The Nigerian Centenary Photography Exhibition
by Ladun Ogidan
Recently on view at leading London-based auction house, Bonhams, is The Nigerian Centenary Photography exhibition, dedicated to celebrated Nigerian photographer, ‘Okhai Ojeikere, who passed on early this year.
Sponsored by the Kola Aluko Foundation (KAF), the photography exhibition charts the developments in photography as an artistic practice in Nigeria over the last 100 years. Ayo Adeyinka, founder and principal consultant at TAFETA, and Dr Charles Gore of the School of African and Oriental Studies (SOAS), University of London, curated the exhibition, which opened on July 17 and runs till August 1.
The event was well attended by several influential Nigerians including the Minister of Culture and Tourism and National Orientation, Chief Edem Duke, who praised the exhibition for its usefulness in promoting and protecting Nigeria’s historical and cultural heritage.
Aluko explained that his foundation was set up to identify and nurture young Africans across all disciplines. To underline its commitment, in attendance were twenty aspiring artists, including award-winning British – Nigerian artist and entrepreneur, Sesu Tilley – Gyado, whose donation to the foundation was a highlight of the evening.
The exhibition is divided along nine themes; Amalgamation; Cosmopolitan Styles; Then and Now; Courage and Fire; Life and Water; Urban living, Lagos; Cathedral; Music and Singers; People and Power; and Vessels and Vehicles, and features 32 photographs of the works of eight “vintage” artists including; Alfred F. Carew, J. B. Abimbola, Obafemi Luther, N. W. Holm and 11 “contemporary” photographers such as Adeola Olagunju, Adolphus Opara and Aisha Augie – Kuta.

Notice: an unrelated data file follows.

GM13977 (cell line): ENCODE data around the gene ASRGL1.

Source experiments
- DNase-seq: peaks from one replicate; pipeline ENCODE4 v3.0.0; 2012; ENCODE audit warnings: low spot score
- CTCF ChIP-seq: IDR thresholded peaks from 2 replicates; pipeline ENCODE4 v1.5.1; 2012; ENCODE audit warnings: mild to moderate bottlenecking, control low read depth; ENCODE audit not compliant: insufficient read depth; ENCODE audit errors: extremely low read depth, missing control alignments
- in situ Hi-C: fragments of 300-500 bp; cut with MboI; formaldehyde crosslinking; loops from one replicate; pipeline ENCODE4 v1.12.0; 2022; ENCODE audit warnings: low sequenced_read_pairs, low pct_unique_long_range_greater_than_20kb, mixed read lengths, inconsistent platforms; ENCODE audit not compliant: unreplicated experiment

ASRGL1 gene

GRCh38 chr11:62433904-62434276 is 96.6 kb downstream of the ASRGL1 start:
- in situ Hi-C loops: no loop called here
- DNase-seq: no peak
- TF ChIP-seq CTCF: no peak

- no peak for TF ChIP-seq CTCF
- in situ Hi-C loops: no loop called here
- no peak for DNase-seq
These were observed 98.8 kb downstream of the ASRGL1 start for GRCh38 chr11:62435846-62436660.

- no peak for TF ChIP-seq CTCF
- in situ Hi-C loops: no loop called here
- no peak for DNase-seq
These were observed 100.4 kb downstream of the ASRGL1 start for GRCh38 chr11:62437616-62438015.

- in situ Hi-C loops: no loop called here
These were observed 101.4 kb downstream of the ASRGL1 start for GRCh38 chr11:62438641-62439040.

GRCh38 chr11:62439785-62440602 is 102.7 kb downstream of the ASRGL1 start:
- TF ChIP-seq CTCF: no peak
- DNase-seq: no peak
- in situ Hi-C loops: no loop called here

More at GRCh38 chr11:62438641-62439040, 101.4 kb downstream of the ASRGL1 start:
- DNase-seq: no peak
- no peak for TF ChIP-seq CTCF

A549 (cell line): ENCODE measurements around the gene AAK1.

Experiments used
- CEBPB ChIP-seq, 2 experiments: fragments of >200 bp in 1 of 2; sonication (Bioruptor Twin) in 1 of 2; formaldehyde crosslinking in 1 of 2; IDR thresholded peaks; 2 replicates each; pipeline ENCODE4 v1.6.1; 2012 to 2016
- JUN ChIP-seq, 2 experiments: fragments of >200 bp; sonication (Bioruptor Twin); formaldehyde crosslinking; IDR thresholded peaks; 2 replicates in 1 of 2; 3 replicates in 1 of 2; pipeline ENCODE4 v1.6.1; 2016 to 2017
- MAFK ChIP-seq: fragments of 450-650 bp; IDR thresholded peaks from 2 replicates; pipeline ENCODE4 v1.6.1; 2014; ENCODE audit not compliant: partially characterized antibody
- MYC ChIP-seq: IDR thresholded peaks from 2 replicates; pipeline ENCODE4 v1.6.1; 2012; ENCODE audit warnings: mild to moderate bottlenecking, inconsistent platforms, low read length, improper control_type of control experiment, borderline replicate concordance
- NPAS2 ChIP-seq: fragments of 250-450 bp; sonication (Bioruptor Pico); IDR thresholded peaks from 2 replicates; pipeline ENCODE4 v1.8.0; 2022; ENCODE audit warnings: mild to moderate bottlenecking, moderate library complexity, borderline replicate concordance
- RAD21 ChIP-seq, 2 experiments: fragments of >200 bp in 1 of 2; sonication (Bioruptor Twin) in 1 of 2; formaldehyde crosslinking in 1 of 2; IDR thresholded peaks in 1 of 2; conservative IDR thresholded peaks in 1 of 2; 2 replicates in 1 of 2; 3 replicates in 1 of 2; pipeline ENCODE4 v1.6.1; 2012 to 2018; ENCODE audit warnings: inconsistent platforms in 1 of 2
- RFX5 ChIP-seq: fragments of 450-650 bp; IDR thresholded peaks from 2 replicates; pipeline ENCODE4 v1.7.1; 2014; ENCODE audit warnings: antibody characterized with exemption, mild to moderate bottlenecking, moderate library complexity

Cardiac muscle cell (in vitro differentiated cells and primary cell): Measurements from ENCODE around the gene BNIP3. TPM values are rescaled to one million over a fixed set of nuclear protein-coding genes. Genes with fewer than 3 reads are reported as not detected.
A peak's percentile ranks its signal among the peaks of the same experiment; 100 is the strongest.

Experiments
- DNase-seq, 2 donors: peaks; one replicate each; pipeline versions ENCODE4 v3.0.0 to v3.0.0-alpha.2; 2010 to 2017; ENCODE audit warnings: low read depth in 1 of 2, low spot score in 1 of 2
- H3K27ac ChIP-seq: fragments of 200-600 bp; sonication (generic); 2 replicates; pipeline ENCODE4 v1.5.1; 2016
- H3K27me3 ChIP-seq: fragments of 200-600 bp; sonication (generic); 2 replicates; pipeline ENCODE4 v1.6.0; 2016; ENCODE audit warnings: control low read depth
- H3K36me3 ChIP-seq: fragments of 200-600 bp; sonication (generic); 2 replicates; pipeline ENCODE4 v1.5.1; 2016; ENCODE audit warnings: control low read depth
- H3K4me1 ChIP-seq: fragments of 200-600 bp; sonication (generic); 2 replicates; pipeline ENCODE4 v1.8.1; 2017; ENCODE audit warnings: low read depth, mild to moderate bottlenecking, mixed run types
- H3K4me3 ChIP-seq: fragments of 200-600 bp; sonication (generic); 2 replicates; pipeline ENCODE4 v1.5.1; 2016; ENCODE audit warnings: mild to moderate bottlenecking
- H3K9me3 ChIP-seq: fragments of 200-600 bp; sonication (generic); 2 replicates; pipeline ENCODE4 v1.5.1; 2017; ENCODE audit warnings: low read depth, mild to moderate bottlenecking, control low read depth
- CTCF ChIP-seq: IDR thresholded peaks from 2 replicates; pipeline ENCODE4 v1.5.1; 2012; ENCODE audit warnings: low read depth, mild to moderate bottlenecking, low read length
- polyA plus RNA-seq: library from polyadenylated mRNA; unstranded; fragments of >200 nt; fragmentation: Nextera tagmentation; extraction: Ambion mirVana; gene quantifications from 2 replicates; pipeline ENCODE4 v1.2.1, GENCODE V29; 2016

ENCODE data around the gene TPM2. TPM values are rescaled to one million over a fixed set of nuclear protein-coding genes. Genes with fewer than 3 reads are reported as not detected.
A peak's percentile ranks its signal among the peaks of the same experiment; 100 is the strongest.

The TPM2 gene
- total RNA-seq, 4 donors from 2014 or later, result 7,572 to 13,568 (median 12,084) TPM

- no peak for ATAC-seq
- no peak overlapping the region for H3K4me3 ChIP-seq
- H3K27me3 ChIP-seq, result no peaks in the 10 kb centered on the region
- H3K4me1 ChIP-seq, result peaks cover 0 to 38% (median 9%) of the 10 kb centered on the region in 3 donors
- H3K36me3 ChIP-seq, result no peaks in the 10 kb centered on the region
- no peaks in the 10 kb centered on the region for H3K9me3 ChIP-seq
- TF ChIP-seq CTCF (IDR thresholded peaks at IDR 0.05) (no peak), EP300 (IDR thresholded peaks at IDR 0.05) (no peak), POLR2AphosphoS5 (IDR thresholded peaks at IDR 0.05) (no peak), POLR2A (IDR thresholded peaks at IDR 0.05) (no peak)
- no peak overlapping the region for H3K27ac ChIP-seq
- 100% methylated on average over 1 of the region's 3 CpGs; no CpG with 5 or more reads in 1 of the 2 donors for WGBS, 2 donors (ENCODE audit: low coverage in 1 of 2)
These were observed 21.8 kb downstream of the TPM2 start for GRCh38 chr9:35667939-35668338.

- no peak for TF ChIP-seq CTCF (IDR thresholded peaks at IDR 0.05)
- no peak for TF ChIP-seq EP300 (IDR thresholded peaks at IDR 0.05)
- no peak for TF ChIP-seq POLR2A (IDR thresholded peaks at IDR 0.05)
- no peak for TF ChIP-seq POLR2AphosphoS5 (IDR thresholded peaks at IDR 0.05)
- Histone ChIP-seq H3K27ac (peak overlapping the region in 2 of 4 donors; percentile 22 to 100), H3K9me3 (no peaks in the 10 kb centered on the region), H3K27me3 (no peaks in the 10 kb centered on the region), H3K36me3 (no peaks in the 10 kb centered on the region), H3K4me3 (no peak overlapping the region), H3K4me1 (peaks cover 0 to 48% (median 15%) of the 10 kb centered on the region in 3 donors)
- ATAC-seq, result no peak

According to Gore, “The exhibition invites the viewer to consider the ‘now’ and ‘then’ – the similarities and differences in technology, in events, individuals and landscapes, and in the particular ways of seeing that each photographer constructs his or her imagery.”
Also on display is a photograph, Amalgamation Meeting by Carew dated 1914. He owned a studio in Lagos and photographed throughout southern Nigerian, both prior and after the amalgamation from the 1880s to the 1920s. The curators observe, “The image records the inception of Nigeria as a single country from the two prior protectorates, and was taken from the perspective of the expectant crowds, waiting for the news on the amalgamation and who were to become its newfound citizens.”
Of particular mention is a series of photographs by Uche Okpa-Iroha. The works draw their power from the artist’s uncanny ability to impose himself seamlessly into scenes of the Hollywood hit movie, The Godfather. Award-winning photographer, Akintunde Akinleye’s depiction of Lagos firemen is also notable. He freezes moments of decision in the thick of action, confronting a fire. His photographs, “ Present firstly a fireman controlling a fire, and in the subsequent image, cooling off in response to the extremes of heat to which he has been subjected.“
Ojeikere has two of his works on display, Niger House in Marina, Lagos, and Untitled. Giles Peppiatt, Director of African Art at Bonhams, as he speaks glowing about the artist and the describes as successful, this exhibition to commemorate Nigeria’s 100th anniversary, “As our sales of contemporary African art have gained recognition and set new world records for the artists of this huge and vital continent, we have increasingly come to appreciate the work of this groundbreaking artist. The exhibition of his work, and that of those who inherit his mantle, is a fitting tribute to the best tradition of artistic dedication that captures and celebrates the spirit of Nigeria – Africa’s leading economy – in its centenary year.”
Archaeologists Uncover Ancient Tools in Gabon that May Rewrite Our Understanding of Humankind’s History in Central Africa
July 02, 2020